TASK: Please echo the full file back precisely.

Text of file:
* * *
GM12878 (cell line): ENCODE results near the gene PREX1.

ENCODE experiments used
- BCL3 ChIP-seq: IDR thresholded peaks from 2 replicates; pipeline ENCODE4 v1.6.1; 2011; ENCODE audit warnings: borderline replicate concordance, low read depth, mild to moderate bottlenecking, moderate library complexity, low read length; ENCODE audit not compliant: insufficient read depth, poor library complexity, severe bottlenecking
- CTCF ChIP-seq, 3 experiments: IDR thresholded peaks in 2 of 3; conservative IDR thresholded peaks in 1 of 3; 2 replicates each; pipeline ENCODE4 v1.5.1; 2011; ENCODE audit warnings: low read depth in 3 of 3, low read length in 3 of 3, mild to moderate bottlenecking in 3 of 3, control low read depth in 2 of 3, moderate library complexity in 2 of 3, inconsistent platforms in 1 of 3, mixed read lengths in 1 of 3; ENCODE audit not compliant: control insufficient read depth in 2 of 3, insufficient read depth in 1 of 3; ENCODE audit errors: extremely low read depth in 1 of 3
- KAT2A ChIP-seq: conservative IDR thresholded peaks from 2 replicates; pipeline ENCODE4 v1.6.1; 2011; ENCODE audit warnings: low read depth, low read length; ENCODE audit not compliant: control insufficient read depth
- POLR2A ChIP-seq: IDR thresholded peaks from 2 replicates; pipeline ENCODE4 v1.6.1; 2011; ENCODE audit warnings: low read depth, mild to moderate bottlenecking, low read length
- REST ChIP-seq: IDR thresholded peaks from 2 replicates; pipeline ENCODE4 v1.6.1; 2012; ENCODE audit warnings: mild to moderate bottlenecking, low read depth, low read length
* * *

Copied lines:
GM12878 (cell line): ENCODE results near the gene PREX1.

ENCODE experiments used
- BCL3 ChIP-seq: IDR thresholded peaks from 2 replicates; pipeline ENCODE4 v1.6.1; 2011; ENCODE audit warnings: borderline replicate concordance, low read depth, mild to moderate bottlenecking, moderate library complexity, low read length; ENCODE audit not compliant: insufficient read depth, poor library complexity, severe bottlenecking
- CTCF ChIP-seq, 3 experiments: IDR thresholded peaks in 2 of 3; conservative IDR thresholded peaks in 1 of 3; 2 replicates each; pipeline ENCODE4 v1.5.1; 2011; ENCODE audit warnings: low read depth in 3 of 3, low read length in 3 of 3, mild to moderate bottlenecking in 3 of 3, control low read depth in 2 of 3, moderate library complexity in 2 of 3, inconsistent platforms in 1 of 3, mixed read lengths in 1 of 3; ENCODE audit not compliant: control insufficient read depth in 2 of 3, insufficient read depth in 1 of 3; ENCODE audit errors: extremely low read depth in 1 of 3
- KAT2A ChIP-seq: conservative IDR thresholded peaks from 2 replicates; pipeline ENCODE4 v1.6.1; 2011; ENCODE audit warnings: low read depth, low read length; ENCODE audit not compliant: control insufficient read depth
- POLR2A ChIP-seq: IDR thresholded peaks from 2 replicates; pipeline ENCODE4 v1.6.1; 2011; ENCODE audit warnings: low read depth, mild to moderate bottlenecking, low read length
- REST ChIP-seq: IDR thresholded peaks from 2 replicates; pipeline ENCODE4 v1.6.1; 2012; ENCODE audit warnings: mild to moderate bottlenecking, low read depth, low read length